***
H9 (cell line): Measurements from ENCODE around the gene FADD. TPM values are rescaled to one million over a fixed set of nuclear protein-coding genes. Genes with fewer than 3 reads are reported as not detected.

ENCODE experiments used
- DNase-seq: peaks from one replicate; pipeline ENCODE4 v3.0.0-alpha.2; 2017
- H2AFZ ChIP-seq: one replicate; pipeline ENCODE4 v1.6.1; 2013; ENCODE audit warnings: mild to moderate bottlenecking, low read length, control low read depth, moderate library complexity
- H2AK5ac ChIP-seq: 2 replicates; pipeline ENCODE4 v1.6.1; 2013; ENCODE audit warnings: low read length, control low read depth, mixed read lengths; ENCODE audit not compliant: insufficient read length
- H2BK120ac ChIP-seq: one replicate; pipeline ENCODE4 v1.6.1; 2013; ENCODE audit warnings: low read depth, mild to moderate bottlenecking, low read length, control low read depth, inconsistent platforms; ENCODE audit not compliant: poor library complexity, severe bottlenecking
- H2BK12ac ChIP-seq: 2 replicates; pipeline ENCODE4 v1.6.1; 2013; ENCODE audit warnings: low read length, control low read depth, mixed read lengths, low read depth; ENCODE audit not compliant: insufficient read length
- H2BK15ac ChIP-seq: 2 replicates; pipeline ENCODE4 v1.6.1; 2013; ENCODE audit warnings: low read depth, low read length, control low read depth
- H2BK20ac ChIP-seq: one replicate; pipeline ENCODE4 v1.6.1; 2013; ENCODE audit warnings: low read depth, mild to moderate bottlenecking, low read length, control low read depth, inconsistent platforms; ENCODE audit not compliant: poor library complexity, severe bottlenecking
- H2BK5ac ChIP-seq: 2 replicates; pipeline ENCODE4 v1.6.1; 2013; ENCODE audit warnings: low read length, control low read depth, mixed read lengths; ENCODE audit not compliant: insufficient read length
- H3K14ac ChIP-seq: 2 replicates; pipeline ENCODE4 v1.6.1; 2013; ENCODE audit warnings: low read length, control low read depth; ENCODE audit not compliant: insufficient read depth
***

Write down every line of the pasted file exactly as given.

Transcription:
H9 (cell line): Measurements from ENCODE around the gene FADD. TPM values are rescaled to one million over a fixed set of nuclear protein-coding genes. Genes with fewer than 3 reads are reported as not detected.

ENCODE experiments used
- DNase-seq: peaks from one replicate; pipeline ENCODE4 v3.0.0-alpha.2; 2017
- H2AFZ ChIP-seq: one replicate; pipeline ENCODE4 v1.6.1; 2013; ENCODE audit warnings: mild to moderate bottlenecking, low read length, control low read depth, moderate library complexity
- H2AK5ac ChIP-seq: 2 replicates; pipeline ENCODE4 v1.6.1; 2013; ENCODE audit warnings: low read length, control low read depth, mixed read lengths; ENCODE audit not compliant: insufficient read length
- H2BK120ac ChIP-seq: one replicate; pipeline ENCODE4 v1.6.1; 2013; ENCODE audit warnings: low read depth, mild to moderate bottlenecking, low read length, control low read depth, inconsistent platforms; ENCODE audit not compliant: poor library complexity, severe bottlenecking
- H2BK12ac ChIP-seq: 2 replicates; pipeline ENCODE4 v1.6.1; 2013; ENCODE audit warnings: low read length, control low read depth, mixed read lengths, low read depth; ENCODE audit not compliant: insufficient read length
- H2BK15ac ChIP-seq: 2 replicates; pipeline ENCODE4 v1.6.1; 2013; ENCODE audit warnings: low read depth, low read length, control low read depth
- H2BK20ac ChIP-seq: one replicate; pipeline ENCODE4 v1.6.1; 2013; ENCODE audit warnings: low read depth, mild to moderate bottlenecking, low read length, control low read depth, inconsistent platforms; ENCODE audit not compliant: poor library complexity, severe bottlenecking
- H2BK5ac ChIP-seq: 2 replicates; pipeline ENCODE4 v1.6.1; 2013; ENCODE audit warnings: low read length, control low read depth, mixed read lengths; ENCODE audit not compliant: insufficient read length
- H3K14ac ChIP-seq: 2 replicates; pipeline ENCODE4 v1.6.1; 2013; ENCODE audit warnings: low read length, control low read depth; ENCODE audit not compliant: insufficient read depth